Decreasing Student Debt: Pay It Forward College Financing
One of the key issues surrounding higher education is affordability. No matter what side of the fence politicians sit on, they agree that something has to be done to ensure everyone gets a college education.
Just as important as availability and affordability is the need to make certain that the levels of student debt do not continue to rise. One way of addressing this is a model called “Pay It Forward” financing.
What is “Pay It Forward” or “Pay Forward, Pay Back?”
Pay It Forward (PIF) or Pay Forward, Pay Back originated in 2012 as part of a student-led project that took place at Portland State University. Although this particular concept originated there, it has already been used in other forms in other countries including the United Kingdom and Australia.
It is a financial model that allows students to attend higher education without paying money up front. Instead, they have the option of paying it back later when they graduate and obtain a job. In order to take advantage of this financial option, students have to sign a contract, which states that they will pay a specified portion of their income.
Why Pay It Forward?
The idea behind Pay It Forward is simple. It involves deferring payment based on potential earnings in the future. It is favored by politicians of many stripes because it:
- Removes the financial barrier for many low-income individuals
- Keeps the level of debt created by obtaining an education manageable
- Wealthier graduate students will subsidize those whose earnings following graduation are not as high
- Introduces various market concepts into the ivory tower of college and university financing
- Can result in the removal of all taxpayers subsidies into the education system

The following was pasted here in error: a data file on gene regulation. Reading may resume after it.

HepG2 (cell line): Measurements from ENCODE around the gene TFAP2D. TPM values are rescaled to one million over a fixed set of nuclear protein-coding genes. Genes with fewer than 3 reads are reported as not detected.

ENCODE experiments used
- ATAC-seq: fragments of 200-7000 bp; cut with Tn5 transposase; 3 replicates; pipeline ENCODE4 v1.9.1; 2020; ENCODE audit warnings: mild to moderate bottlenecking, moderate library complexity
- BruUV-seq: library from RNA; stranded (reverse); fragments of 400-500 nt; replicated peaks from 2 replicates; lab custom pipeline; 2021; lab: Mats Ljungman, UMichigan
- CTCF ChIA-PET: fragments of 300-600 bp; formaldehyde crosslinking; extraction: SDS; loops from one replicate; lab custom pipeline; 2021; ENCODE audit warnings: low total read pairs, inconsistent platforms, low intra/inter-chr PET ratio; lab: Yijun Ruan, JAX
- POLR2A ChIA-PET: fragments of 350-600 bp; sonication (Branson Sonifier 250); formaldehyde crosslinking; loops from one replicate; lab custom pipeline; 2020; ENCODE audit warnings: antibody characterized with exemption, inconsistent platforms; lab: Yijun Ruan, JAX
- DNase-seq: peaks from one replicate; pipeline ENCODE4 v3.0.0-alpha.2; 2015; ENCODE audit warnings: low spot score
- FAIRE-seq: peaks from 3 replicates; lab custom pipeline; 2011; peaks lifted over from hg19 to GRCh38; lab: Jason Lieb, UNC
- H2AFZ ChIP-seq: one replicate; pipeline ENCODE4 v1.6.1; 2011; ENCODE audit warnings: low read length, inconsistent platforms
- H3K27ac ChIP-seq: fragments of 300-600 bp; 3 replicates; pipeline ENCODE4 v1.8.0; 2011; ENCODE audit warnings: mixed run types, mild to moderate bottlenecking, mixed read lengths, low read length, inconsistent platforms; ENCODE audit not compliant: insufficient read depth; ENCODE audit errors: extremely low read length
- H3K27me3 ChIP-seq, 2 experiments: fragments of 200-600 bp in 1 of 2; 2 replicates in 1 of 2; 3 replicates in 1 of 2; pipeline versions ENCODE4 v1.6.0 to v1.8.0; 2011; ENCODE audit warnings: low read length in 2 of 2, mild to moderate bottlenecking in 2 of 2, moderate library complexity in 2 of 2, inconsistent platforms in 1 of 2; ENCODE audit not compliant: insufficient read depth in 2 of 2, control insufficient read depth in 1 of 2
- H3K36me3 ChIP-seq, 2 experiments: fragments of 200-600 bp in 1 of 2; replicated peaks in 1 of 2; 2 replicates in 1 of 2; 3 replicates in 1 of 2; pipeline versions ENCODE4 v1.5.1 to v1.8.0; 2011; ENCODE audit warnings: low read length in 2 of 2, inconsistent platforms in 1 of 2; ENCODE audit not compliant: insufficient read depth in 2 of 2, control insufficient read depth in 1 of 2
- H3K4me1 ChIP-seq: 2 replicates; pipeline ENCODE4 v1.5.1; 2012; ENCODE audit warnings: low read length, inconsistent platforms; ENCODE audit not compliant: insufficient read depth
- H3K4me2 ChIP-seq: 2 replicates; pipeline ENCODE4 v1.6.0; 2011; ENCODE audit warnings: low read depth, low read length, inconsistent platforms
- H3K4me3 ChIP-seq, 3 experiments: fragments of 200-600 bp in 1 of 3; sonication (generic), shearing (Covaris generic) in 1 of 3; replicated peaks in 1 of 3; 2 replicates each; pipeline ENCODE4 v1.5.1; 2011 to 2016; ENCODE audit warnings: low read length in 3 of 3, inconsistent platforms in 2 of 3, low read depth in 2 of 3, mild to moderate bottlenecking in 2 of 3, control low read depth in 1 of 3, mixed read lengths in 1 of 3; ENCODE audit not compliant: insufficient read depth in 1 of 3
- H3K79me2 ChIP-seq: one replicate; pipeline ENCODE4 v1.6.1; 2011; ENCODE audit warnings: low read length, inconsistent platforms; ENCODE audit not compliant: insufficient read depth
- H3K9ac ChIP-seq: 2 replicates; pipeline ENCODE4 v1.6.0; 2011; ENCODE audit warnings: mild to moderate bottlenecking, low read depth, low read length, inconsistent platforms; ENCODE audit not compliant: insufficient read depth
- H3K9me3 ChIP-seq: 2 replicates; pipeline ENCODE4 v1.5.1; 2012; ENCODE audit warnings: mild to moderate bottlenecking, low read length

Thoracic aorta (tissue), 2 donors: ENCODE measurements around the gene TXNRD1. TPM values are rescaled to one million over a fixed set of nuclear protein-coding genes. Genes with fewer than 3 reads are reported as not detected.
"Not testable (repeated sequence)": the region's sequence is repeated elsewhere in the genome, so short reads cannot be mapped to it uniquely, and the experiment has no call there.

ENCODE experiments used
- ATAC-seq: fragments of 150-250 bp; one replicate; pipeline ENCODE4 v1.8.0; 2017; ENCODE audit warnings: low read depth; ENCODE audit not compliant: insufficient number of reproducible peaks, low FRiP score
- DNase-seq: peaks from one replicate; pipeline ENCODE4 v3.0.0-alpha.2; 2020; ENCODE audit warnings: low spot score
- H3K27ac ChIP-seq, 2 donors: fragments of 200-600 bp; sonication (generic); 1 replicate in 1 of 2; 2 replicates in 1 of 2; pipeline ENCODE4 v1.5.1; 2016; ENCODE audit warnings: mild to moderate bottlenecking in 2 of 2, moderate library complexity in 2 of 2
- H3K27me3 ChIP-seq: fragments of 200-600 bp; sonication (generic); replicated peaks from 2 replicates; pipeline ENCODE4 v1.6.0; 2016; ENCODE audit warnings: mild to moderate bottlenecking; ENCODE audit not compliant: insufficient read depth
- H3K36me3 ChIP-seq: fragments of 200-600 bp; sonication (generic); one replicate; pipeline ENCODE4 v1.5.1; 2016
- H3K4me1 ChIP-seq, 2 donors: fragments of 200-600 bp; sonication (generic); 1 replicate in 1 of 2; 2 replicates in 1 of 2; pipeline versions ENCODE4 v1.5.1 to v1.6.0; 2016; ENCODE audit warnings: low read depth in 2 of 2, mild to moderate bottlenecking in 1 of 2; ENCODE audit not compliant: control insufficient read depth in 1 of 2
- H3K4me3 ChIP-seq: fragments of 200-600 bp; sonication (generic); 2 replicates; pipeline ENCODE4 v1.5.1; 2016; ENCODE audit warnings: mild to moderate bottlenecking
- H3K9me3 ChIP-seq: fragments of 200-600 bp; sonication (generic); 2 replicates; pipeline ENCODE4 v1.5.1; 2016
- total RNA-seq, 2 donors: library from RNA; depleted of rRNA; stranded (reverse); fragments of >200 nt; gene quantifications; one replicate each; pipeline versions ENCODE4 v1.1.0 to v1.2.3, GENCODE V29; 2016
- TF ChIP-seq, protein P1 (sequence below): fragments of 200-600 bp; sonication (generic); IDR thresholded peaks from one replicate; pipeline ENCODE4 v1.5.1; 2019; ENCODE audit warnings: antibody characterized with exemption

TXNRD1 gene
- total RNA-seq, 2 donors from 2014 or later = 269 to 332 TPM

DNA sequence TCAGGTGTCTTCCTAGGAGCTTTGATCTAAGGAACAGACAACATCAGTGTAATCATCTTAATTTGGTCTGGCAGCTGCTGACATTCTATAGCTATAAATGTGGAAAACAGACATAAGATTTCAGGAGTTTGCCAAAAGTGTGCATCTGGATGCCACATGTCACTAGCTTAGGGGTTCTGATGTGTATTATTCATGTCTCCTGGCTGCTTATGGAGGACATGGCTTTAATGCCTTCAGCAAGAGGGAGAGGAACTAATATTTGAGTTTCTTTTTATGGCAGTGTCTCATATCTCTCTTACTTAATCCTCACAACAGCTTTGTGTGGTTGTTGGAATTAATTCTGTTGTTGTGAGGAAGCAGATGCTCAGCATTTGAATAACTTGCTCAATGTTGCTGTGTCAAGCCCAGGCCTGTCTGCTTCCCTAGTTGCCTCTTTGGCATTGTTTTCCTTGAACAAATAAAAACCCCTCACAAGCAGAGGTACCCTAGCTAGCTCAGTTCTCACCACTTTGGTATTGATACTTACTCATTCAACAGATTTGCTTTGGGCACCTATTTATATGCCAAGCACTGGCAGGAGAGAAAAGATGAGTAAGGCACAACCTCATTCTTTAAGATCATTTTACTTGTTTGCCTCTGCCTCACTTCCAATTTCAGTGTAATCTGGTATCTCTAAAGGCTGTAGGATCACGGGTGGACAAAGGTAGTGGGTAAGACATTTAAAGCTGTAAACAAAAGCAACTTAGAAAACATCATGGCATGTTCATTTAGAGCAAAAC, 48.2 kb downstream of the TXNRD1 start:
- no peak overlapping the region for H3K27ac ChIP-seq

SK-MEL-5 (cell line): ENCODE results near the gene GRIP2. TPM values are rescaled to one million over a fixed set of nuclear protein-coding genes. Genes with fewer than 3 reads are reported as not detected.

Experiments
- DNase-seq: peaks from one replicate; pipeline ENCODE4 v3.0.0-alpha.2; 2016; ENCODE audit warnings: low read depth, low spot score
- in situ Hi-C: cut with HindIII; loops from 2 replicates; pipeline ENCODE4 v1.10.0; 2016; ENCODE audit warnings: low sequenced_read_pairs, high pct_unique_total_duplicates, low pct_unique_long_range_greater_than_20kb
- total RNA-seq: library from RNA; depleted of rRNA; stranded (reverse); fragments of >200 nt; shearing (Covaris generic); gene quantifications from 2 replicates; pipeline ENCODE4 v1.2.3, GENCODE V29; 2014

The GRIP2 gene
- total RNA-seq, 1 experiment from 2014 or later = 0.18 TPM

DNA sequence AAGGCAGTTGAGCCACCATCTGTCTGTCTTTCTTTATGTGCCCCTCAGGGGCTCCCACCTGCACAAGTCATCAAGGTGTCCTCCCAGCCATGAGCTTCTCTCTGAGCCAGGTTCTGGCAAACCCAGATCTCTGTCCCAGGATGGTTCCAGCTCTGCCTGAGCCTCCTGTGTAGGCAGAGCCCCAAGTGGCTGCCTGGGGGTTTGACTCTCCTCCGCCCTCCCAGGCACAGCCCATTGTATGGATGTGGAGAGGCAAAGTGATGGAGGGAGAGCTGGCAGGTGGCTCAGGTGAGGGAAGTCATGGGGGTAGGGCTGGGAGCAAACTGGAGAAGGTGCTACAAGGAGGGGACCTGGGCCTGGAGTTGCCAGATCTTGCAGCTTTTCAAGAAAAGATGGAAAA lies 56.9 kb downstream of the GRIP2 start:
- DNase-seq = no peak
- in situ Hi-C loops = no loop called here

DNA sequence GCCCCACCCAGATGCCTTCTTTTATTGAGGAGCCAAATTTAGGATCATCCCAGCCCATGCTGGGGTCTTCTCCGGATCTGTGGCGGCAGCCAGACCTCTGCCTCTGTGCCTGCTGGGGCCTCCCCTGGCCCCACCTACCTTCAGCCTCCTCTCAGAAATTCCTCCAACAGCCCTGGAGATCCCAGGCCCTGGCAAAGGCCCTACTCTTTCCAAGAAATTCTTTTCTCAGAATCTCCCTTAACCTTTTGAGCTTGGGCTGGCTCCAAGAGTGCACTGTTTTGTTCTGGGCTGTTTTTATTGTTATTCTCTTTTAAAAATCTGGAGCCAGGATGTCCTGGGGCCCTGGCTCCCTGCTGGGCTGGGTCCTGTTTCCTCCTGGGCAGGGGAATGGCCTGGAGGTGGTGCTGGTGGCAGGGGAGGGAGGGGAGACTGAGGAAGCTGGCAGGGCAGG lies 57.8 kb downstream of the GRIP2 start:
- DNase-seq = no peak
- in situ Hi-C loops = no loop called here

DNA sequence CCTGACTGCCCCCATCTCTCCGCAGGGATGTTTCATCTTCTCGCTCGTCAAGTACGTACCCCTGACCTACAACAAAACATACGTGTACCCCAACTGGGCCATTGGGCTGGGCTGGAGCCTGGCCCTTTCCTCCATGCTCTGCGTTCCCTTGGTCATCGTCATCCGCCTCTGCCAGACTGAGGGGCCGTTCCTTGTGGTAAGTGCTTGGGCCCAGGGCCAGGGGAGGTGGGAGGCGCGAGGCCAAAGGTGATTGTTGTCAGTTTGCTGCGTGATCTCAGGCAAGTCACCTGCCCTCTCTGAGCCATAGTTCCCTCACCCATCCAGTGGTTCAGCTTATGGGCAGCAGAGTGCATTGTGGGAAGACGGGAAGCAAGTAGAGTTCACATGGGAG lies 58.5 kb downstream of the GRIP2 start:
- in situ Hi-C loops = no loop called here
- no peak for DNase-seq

- May be the means through which all colleges and universities can become privatized by decreasing the state role in providing funding to educational facilities
Yet, not everyone agrees that applying this type of financial fix is the way to go.
Don’t Pay It Forward
While PIF was a very popular topic in 2013 and early 2014, and 26 states continue to show interest, enthusiasm has since waned. This may in part be the result of the potential problems with PIF. They include the following:
- Increased Cost: Experts in the field have projected that the overall costs to students will be actually more than projected.
- Transfers the Financial Burden: PIF may actually increase the burden on individuals as well as prove ineffective in covering the cost of education for future students.
- Cost of College: While PIF is aimed at affordability, it does nothing to address the reason the cost of higher education is up – high tuition fees and other expenses faced by college and university students. The plan does not reference other student needs, such as books, residences, classroom supplies and transportation, and may actually drive those costs higher.
- Other Costs: The lack of tuition and student fees will prevent the flourishing of extracurricular activities and other organizations that contribute to the overall college experience and create a positive social and community environment.
- Selectivity: Students may be selected on the basis of their ability to graduate and pay high sums.
Some researchers feel the system simply will not work because it is based on faulty economic theory. An analysis by the American Association of State Colleges and Universities found that while the plan could be promising, it wouldn’t likely benefit students, universities or taxpayers in the end.
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